Education And Debate

Will most people live in cities?

BMJ 2000; 321 doi: https://doi.org/10.1136/bmj.321.7269.1143 (Published 04 November 2000) Cite this as: BMJ 2000;321:1143
  1. David Satterthwaite, editor, Environment and Urbanization (David@iied.org)
  1. International Institute for Environment and Development (IIED), London WC1H 0DD

    Based on a presentation from the Millennium Festival of Medicine

    Rapidly growing cities in Africa, Asia, and Latin America are often seen as presenting among the world's most intractable problems in terms of improving health. This is especially so their for low income citizens, whose tenements and squatter settlements are among the world's most life threatening living and working environments. Rapid urbanisation may even be considered to be “a problem.” But rapid urbanisation is usually associated with economic success. Furthermore, an increasing concentration of people in urban areas lowers unit costs for many forms of infrastructure and services that improve health. I have summarised key trends in urban change and some of the opportunities provided for improving health within an urbanising population. I have also highlighted how it is the quality of governance at city and municipal level that determines whether these opportunities are realised.1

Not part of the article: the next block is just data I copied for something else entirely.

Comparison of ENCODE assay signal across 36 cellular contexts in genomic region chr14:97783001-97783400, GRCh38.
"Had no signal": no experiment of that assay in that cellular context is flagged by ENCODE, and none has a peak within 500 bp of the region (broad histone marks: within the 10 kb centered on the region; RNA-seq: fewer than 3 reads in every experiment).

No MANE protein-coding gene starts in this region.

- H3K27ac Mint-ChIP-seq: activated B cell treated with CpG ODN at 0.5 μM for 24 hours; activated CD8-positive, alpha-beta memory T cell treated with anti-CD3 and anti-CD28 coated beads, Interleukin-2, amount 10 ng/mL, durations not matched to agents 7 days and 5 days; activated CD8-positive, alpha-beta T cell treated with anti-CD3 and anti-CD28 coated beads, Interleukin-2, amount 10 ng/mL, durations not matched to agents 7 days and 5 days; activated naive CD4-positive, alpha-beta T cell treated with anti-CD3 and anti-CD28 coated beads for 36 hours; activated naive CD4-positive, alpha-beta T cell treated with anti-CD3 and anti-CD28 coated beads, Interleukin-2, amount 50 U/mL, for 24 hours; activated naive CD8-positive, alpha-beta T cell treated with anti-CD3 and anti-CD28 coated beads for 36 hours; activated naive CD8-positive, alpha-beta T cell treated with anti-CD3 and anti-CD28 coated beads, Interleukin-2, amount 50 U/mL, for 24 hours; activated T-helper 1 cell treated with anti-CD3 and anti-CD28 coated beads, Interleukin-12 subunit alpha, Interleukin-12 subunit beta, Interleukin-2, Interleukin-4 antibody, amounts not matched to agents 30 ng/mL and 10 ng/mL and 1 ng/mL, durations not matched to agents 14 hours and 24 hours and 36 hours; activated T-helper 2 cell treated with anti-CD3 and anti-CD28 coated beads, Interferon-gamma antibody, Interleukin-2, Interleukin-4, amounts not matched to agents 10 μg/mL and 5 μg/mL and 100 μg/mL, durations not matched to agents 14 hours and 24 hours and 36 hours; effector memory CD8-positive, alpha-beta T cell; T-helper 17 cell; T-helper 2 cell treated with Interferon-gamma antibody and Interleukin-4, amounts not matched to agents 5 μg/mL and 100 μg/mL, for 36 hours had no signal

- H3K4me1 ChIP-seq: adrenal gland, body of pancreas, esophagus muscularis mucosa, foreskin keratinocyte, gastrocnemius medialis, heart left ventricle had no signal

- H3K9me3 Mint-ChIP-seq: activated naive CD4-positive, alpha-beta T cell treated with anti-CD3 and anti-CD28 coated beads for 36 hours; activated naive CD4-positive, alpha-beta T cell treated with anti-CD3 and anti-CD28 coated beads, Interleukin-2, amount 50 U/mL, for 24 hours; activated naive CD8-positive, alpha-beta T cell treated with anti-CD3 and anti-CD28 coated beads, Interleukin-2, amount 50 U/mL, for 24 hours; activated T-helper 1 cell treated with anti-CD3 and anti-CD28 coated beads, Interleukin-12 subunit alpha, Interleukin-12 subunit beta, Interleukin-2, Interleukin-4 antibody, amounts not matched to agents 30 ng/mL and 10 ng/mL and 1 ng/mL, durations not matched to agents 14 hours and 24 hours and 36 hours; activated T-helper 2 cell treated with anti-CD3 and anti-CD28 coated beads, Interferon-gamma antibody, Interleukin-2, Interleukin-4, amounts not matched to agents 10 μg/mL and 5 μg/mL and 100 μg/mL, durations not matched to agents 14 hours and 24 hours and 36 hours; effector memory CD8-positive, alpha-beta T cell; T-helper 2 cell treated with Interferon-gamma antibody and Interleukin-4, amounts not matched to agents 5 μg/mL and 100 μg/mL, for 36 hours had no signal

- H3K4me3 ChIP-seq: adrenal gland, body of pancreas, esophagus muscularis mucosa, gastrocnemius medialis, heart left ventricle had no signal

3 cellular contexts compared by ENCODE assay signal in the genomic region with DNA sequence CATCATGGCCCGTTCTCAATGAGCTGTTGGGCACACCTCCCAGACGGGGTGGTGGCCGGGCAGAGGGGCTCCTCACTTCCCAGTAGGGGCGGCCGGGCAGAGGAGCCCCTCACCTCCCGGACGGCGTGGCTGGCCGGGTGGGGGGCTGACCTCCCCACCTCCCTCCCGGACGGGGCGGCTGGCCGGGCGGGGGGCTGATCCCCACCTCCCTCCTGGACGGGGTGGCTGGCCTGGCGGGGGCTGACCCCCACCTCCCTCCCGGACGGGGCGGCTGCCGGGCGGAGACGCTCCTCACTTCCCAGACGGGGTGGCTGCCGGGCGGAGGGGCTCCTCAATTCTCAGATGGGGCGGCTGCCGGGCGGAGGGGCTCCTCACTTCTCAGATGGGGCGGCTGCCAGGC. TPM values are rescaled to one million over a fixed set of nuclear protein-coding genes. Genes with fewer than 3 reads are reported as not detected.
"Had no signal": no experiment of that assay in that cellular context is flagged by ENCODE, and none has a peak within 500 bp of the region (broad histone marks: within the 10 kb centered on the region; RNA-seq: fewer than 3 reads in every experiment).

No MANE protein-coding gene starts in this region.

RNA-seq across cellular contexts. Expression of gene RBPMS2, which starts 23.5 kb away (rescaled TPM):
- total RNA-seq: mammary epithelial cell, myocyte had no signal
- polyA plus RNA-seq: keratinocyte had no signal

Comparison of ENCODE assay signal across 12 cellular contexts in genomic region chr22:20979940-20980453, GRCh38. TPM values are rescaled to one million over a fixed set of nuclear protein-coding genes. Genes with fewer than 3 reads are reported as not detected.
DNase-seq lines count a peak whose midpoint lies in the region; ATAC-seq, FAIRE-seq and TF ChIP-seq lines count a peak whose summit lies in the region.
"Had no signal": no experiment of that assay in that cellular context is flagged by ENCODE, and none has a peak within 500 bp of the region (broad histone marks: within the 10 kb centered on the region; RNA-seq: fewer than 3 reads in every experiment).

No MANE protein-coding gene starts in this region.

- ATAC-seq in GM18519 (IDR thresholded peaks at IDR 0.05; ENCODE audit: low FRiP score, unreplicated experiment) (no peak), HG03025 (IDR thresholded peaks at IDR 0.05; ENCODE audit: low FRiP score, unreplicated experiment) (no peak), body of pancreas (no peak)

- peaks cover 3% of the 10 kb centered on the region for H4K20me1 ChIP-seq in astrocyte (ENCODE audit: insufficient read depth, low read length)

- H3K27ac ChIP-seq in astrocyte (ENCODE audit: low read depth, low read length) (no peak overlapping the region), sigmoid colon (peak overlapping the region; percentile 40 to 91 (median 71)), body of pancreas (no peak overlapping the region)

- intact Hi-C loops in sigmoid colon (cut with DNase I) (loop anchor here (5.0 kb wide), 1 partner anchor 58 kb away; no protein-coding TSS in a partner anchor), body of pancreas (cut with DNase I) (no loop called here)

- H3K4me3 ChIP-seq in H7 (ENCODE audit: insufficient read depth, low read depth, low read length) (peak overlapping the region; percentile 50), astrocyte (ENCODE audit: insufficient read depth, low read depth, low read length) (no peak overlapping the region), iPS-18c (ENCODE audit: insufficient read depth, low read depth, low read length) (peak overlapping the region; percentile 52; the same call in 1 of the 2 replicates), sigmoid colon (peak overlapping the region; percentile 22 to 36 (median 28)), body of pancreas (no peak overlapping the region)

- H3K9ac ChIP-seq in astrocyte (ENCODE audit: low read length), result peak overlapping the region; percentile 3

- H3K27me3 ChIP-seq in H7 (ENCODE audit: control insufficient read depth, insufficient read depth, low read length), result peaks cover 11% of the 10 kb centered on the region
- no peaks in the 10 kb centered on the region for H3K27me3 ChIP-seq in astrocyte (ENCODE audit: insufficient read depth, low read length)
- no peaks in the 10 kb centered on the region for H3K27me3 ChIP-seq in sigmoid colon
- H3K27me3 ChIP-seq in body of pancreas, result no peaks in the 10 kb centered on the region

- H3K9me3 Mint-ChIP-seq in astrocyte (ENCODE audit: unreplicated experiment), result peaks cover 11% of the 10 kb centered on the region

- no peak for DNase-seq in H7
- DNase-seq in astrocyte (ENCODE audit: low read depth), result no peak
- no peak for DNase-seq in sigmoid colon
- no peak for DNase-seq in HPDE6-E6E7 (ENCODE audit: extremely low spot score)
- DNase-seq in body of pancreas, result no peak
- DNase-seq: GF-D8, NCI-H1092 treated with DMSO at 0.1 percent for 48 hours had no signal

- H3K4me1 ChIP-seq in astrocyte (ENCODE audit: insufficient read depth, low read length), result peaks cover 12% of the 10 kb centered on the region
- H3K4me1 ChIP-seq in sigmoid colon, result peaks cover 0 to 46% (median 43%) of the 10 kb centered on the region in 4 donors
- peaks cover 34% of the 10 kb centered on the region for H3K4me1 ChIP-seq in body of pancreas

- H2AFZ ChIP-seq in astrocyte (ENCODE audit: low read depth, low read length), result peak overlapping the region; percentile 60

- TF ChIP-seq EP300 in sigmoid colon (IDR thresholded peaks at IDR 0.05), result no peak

Summary points

    Most of the 300 cities with populations over 1 million are in Africa, Asia, and Latin America, and many have populations that have grown more than tenfold since 1950, but most urban dwellers live in cities with populations under 50 000

    The largest cities are concentrated in the largest economies, and many smaller cities have been able to attract an important proportion of new investment

    The concentration of people in cities provides opportunities for improving health and environmental quality; the resulting economies of proximity greatly reduce unit costs

    The absence of effective and representative government exacerbates urban environmental health problems

    An urbanising world

    More than two thirds of the world's urban population is now in Africa, Asia, and Latin America. Since 1950, the urban population of these regions has grown more than fivefold. Rapid urban growth has also brought a huge increase in the number of large cities, including many that have reached sizes that are historically …

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